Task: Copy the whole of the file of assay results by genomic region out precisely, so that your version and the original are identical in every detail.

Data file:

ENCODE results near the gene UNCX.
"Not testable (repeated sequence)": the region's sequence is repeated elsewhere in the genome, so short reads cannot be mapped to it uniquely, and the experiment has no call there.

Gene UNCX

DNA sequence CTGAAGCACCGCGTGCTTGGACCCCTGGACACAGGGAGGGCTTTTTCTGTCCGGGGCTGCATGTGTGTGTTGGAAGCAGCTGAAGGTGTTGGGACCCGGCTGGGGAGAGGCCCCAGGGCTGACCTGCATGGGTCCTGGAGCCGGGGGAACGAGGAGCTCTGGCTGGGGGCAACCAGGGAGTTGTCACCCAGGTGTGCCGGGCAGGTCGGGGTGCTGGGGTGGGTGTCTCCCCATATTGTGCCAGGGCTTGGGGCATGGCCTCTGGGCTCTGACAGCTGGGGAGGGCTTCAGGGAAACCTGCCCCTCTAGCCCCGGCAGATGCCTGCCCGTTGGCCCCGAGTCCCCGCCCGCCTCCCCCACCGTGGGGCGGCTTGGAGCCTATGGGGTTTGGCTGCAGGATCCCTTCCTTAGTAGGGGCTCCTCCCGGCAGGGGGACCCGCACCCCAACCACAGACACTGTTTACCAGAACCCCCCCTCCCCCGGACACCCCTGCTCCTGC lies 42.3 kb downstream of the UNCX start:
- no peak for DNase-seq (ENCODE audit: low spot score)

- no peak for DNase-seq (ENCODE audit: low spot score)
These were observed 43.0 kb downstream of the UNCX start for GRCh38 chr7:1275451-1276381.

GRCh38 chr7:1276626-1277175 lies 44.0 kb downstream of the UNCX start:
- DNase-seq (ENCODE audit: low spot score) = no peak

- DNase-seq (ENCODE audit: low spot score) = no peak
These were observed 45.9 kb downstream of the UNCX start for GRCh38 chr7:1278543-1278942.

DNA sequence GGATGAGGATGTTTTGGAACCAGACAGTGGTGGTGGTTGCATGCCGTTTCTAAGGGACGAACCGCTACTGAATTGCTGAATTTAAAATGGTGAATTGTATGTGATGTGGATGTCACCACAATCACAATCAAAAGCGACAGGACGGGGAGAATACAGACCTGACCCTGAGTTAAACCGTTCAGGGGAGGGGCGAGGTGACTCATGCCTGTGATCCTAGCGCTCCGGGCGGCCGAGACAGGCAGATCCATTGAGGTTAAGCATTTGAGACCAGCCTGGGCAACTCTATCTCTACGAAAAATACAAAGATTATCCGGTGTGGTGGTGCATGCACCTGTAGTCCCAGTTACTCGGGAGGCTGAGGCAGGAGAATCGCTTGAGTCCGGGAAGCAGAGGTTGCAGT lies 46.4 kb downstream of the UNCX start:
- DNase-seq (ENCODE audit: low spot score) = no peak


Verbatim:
ENCODE results near the gene UNCX.
"Not testable (repeated sequence)": the region's sequence is repeated elsewhere in the genome, so short reads cannot be mapped to it uniquely, and the experiment has no call there.

Gene UNCX

DNA sequence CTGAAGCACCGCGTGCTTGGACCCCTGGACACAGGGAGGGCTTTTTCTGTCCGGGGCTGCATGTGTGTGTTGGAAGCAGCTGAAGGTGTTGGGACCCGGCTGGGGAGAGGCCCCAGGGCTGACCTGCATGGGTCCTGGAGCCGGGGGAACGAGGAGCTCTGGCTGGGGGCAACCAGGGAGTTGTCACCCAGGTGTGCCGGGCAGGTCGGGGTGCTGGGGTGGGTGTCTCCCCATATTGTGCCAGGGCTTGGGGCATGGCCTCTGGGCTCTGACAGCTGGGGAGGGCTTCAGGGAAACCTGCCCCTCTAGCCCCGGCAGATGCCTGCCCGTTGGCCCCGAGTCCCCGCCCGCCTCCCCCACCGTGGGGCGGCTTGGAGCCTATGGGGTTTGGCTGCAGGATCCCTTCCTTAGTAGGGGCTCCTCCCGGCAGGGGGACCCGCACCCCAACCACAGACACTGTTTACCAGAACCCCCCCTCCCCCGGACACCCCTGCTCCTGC lies 42.3 kb downstream of the UNCX start:
- no peak for DNase-seq (ENCODE audit: low spot score)

- no peak for DNase-seq (ENCODE audit: low spot score)
These were observed 43.0 kb downstream of the UNCX start for GRCh38 chr7:1275451-1276381.

GRCh38 chr7:1276626-1277175 lies 44.0 kb downstream of the UNCX start:
- DNase-seq (ENCODE audit: low spot score) = no peak

- DNase-seq (ENCODE audit: low spot score) = no peak
These were observed 45.9 kb downstream of the UNCX start for GRCh38 chr7:1278543-1278942.

DNA sequence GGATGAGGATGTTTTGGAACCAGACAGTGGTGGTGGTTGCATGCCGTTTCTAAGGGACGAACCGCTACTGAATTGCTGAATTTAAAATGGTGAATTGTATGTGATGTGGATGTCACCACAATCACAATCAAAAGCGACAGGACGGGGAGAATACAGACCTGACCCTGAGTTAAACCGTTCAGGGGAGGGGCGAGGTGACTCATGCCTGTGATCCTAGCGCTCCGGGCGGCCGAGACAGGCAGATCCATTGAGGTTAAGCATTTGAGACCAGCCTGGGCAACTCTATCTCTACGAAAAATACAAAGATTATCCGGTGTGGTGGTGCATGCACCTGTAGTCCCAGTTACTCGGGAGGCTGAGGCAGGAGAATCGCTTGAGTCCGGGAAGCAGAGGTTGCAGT lies 46.4 kb downstream of the UNCX start:
- DNase-seq (ENCODE audit: low spot score) = no peak